But a lot of really valuable stories came out of that. Not only was there a management report generated for the marine protected areas, but all the original, all the original audio files, as well as the spatial files that were generated when people would mark on Google Maps, what they were talking about, all of those went back to each of their member tribal governments to use for their own management, oral history, cultural uses. And I learned a lot about the area that I was somewhat familiar with, you know, working living in Oregon for quite a few years. But I got to see it through a whole different lens, I got to know a lot more about the history about the human footprint that had sculpted some of these very natural resource diverse areas. And really gave me a lot of context for how the relations are right now. How policies affect tribal members. And since I then went on to do more of a policy focused fellowship through the Knauss, it really helped set up a set me up for seeing how these really broad over reaching laws and policies can affect people on the ground level.
Amara Davis 05:01
Traditional Knowledge often emphasizes interconnectedness between people and nature. Traditional Knowledge and knowledge gained via modern Western scientific methods are different, and often complimentary and parallel ways of knowing. However, integrating multiple ways of knowing Foster’s a more holistic practice of science.
Sabra Comet 05:22
The real value here is twofold. One of which is some of this information predated the technology. So like fish counts, or sonar, or anything that you would use nowadays to track these kinds of things. So the people were there way beforehand, and they could point that out. So having a bunch of earlier baseline data set is very valuable. And also, people are built to recognize patterns. Oral histories, and people’s mental timelines or people’s noticing of patterns can be analyzed quantitatively, not just qualitatively, if they noticed any booms or busts, in any of the populations–say, you know, a particular clam had disappeared from an area or anything like that, as well as if they remembered any significant habitat or weather changes around the same time, they asked someone to think back, they can spot patterns really well. And that’s something that technology isn’t necessarily great at.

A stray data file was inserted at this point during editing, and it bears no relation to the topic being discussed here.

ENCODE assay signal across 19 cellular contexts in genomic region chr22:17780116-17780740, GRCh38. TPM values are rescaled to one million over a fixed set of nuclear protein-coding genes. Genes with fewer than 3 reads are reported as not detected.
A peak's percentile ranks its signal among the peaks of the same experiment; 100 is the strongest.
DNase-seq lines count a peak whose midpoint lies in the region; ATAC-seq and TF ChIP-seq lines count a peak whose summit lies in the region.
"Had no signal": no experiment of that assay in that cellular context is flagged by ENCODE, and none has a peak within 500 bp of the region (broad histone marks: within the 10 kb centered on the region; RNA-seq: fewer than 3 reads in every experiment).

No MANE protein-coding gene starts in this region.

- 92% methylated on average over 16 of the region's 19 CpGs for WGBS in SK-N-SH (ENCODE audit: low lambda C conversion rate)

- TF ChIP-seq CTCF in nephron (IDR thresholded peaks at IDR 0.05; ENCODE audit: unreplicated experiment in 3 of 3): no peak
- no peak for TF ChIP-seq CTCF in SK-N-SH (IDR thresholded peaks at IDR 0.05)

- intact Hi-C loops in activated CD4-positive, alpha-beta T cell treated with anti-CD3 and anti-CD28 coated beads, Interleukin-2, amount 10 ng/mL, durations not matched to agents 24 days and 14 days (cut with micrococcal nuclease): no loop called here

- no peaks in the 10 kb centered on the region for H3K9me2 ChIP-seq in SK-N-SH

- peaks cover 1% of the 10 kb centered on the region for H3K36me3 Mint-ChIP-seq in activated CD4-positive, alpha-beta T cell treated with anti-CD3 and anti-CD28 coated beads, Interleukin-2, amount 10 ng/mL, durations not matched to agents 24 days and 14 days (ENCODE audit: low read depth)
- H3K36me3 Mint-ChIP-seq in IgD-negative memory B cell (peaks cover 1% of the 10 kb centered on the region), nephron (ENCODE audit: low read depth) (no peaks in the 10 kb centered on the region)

Sabra Comet 06:24
And it’s very valuable information, especially when you can look pre water level counters, and then up to present day If you have someone that is familiar with the area through that whole period, they can probably figure out a pattern that we wouldn’t be able to get otherwise. But the the one thing that I definitely still talk a lot about is how to analyze these oral histories in a quantitative fashion, which isn’t always easy for career academics to visualize. And then I’ve definitely been trying to push some projects to adapt this style to where yes, you take this information, you can grip it this way into a quantitative sheet, and then spit out, you know, these general patterns and trends and not just keeping it to qualitative analysis. And I think that’s one thing that is very exciting to a lot of folks.
Hallee Meltzer 07:22
Traditional Ecological Knowledge both comes from communities and contributes to community identity. There are knowledge holders in every community, and this knowledge is integral to the way individuals connect with each other, and with the environment around them.
Sabra Comet 07:36
Something that really resonated, especially when I started looking more at a policy focus, this was like, okay, so we really need to make sure that we build in these practices so that they’ll be viable, long into the future, accommodating for better understanding of these places, the other changes that might be coming into them. But also, knowing that there might be some sacrifice in the short term. Going back to fishing, there might be some sacrifice for catch limits for the first couple of years, in order to let these populations bounce back. And knowing that it’s not always a nice conversation with the folks that depend on that for their livelihood. But knowing when to take a firm stance and trying to, again, it’s, you can never truly be in another person’s shoes, but you can at least try to empathize with them.
Sabra Comet 08:37